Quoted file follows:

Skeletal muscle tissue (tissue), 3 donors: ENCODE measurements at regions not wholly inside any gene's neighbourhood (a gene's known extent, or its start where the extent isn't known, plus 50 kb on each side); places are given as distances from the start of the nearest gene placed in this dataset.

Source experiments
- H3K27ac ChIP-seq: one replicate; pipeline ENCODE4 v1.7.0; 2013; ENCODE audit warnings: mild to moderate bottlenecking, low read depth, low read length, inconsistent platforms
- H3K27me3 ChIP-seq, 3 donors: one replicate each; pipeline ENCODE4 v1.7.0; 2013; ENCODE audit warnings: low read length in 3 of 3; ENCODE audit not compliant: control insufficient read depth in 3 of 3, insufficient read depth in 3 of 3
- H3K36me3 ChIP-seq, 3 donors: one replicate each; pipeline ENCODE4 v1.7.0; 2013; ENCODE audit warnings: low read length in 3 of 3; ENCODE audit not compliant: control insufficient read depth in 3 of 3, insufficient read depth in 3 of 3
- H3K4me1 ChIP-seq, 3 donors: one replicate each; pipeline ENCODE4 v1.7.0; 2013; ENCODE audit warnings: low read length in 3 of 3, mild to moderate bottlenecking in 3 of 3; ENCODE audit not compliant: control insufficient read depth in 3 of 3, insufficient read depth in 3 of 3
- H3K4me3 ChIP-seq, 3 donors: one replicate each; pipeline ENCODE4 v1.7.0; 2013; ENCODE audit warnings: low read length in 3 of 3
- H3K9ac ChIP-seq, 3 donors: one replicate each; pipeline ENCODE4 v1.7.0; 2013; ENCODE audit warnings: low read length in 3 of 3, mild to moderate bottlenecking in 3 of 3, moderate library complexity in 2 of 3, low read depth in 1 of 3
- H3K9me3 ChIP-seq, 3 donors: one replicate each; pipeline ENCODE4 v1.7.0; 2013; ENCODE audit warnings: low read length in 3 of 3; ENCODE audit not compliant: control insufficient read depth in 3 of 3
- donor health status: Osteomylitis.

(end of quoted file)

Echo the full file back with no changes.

Skeletal muscle tissue (tissue), 3 donors: ENCODE measurements at regions not wholly inside any gene's neighbourhood (a gene's known extent, or its start where the extent isn't known, plus 50 kb on each side); places are given as distances from the start of the nearest gene placed in this dataset.

Source experiments
- H3K27ac ChIP-seq: one replicate; pipeline ENCODE4 v1.7.0; 2013; ENCODE audit warnings: mild to moderate bottlenecking, low read depth, low read length, inconsistent platforms
- H3K27me3 ChIP-seq, 3 donors: one replicate each; pipeline ENCODE4 v1.7.0; 2013; ENCODE audit warnings: low read length in 3 of 3; ENCODE audit not compliant: control insufficient read depth in 3 of 3, insufficient read depth in 3 of 3
- H3K36me3 ChIP-seq, 3 donors: one replicate each; pipeline ENCODE4 v1.7.0; 2013; ENCODE audit warnings: low read length in 3 of 3; ENCODE audit not compliant: control insufficient read depth in 3 of 3, insufficient read depth in 3 of 3
- H3K4me1 ChIP-seq, 3 donors: one replicate each; pipeline ENCODE4 v1.7.0; 2013; ENCODE audit warnings: low read length in 3 of 3, mild to moderate bottlenecking in 3 of 3; ENCODE audit not compliant: control insufficient read depth in 3 of 3, insufficient read depth in 3 of 3
- H3K4me3 ChIP-seq, 3 donors: one replicate each; pipeline ENCODE4 v1.7.0; 2013; ENCODE audit warnings: low read length in 3 of 3
- H3K9ac ChIP-seq, 3 donors: one replicate each; pipeline ENCODE4 v1.7.0; 2013; ENCODE audit warnings: low read length in 3 of 3, mild to moderate bottlenecking in 3 of 3, moderate library complexity in 2 of 3, low read depth in 1 of 3
- H3K9me3 ChIP-seq, 3 donors: one replicate each; pipeline ENCODE4 v1.7.0; 2013; ENCODE audit warnings: low read length in 3 of 3; ENCODE audit not compliant: control insufficient read depth in 3 of 3
- donor health status: Osteomylitis.